Email sends. This is where we list the blog or long form content that we are sending in between waiting periods. There’s no right answer, but we typically send two blogs in a row, then a long-form content piece. If you measure the email opens and clicks, you can determine which types of content are more engaging over time, and adjust your content distribution strategy
Positive or Negative Actions
Now the fun part begins. After the initial 3 drip campaigns, your content engagement is either going to be positive or negative.
When audiences click a link, view a video, register for a webinar, or download content, lead scores increase. If any of these positive actions occur, a typical marketing automation system allows you to do the following:
- Send the prospect to another list, perhaps an accelerated lead score campaign, since the prospect has shown some interest in your content, but not enough to reach your lead score “send to sales” threshold.
- Add the prospect to a CRM or Salesforce (SF) task, in case you want your sales people to call any prospect that downloads content, for example.
- Add the prospect to a Salesforce Campaign, if you want to assign the lead to a specific marketing campaign
- Notify. If you want to email a salesperson when a positive occurrence occurs, so he/she is aware of lead activity.
If there’s no engagement after the 3 drip emails, you can continue additional drip campaigns another 3 times, or the frequency of your choice. The goal here is to garner a positive response from a prospect. During the lead flow, if a positive action does occur (drip email 5, for example) then the steps taken when a positive action begins (as above).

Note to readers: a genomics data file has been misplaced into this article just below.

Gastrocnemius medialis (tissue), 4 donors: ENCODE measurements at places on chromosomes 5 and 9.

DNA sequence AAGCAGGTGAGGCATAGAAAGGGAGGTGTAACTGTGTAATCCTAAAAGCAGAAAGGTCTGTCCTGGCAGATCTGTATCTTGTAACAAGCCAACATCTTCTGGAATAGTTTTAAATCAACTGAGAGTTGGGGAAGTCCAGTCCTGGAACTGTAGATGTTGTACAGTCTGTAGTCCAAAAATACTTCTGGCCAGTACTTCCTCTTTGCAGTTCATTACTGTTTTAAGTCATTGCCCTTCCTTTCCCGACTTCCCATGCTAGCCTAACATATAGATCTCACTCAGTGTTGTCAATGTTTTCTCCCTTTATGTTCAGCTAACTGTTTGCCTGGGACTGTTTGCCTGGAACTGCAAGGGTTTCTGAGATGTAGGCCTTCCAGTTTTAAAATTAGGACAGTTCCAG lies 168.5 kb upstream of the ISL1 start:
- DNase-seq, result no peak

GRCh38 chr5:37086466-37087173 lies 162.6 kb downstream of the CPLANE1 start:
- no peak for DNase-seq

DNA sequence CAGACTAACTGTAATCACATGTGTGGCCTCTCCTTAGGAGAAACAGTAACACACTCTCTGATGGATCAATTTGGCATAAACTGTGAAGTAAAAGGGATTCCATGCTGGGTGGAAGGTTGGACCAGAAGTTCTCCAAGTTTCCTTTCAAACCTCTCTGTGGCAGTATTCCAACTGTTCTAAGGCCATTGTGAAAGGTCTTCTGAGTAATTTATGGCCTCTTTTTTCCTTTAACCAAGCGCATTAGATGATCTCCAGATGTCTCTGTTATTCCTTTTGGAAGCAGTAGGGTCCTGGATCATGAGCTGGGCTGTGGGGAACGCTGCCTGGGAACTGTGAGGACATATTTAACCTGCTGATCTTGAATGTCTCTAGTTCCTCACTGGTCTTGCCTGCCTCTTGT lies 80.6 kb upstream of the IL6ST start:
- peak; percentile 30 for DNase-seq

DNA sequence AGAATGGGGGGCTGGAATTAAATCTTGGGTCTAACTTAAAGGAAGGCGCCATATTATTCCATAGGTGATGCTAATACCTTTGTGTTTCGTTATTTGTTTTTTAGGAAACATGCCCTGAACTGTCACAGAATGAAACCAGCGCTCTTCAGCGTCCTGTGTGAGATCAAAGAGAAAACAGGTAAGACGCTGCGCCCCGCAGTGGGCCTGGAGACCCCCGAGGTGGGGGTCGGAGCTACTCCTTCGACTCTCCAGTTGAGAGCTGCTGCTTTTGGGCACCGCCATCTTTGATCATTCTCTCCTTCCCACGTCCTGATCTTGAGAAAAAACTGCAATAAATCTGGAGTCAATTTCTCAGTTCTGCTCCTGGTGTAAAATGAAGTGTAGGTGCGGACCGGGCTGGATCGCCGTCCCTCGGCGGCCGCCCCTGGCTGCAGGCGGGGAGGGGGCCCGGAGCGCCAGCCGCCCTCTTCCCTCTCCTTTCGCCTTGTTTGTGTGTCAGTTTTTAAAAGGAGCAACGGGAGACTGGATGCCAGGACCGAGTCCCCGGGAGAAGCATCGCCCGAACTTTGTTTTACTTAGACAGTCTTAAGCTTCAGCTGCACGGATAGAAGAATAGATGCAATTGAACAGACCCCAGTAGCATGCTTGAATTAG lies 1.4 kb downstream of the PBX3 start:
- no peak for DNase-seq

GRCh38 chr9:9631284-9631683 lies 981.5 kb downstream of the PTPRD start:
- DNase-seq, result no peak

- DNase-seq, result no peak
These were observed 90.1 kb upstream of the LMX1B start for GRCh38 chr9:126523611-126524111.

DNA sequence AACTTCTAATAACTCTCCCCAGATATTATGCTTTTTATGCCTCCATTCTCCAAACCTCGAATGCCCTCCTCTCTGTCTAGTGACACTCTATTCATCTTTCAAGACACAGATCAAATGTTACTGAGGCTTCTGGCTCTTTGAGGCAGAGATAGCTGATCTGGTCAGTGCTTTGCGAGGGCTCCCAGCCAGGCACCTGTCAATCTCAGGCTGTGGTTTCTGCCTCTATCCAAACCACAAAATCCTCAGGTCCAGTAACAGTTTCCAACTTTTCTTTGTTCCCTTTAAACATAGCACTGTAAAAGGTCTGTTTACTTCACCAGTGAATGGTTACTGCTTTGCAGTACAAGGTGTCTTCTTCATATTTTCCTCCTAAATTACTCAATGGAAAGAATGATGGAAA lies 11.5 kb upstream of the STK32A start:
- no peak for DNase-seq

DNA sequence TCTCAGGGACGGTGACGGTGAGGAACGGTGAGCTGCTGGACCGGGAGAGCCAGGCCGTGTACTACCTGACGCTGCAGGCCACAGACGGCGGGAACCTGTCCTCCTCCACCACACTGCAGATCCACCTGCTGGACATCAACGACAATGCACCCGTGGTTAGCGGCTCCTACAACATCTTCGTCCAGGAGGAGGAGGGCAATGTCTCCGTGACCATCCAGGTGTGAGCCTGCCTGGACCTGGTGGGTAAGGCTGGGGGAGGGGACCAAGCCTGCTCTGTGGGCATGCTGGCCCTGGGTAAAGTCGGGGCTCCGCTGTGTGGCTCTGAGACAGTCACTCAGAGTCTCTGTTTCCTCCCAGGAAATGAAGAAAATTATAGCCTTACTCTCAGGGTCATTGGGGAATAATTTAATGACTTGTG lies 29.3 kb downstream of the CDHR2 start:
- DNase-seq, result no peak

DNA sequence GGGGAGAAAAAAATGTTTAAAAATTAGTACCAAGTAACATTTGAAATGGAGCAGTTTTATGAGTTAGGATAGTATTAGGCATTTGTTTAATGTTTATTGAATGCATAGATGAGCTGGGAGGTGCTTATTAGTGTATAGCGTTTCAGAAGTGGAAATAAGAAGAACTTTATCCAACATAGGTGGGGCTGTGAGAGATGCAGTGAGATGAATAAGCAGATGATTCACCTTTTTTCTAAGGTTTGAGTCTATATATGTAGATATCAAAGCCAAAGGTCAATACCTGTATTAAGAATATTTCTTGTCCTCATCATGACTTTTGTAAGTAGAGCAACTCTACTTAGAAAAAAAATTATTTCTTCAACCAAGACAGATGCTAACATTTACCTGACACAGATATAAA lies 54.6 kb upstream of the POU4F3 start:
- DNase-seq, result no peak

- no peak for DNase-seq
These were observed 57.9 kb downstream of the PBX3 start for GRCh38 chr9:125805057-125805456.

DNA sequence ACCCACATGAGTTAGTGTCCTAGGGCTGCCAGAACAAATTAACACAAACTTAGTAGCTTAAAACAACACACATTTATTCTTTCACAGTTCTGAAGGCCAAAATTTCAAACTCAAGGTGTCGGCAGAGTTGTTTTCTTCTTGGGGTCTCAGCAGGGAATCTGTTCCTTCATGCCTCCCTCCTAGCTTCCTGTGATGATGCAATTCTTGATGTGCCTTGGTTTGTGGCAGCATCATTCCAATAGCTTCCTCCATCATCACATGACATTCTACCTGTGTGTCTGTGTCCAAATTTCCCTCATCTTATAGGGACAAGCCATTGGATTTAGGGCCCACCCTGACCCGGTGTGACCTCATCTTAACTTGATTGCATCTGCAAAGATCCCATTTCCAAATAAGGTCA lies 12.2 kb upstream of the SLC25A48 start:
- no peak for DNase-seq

This section of the matrix provides your campaign actions when your lead score threshold is reached any time during the lead flow drip campaign. We also include instructions for what happens to lead when the lead flow drip campaign ends.
- Lead score threshold reached. Follow the options listed above under Positive Actions. This will most likely be send to a Salesforce Task and Campaign. You can also send the lead (now an opportunity) to a loyalty list (reserved for leads that sell, and gives an opportunity to send newsletters and upsell/cross sell messages).
- When Drip ends. When the specific drip campaign ends, that lead either moves to another drip campaign or list (positive or negative actions) or another option if the lead is negative; removing that lead altogether from your lists, because you determine after the initial drip campaign flow and the additional reactivate flow that the prospect is not a prospect at all. Remember, a positive lead is one who has engaged in content, but hasn’t reached the lead score threshold yet.
Proper lead nurturing planning is a key to a successful campaign. By using these templates, you have the tools to plan when content should be sent to each prospect and when, minimizing any guessing, and being strategic instead.
If anyone would like to review these planning templates together, or you’d like a copy of the templates, feel free to email me.
What do you think of my approach? What is your lead nurturing planning process?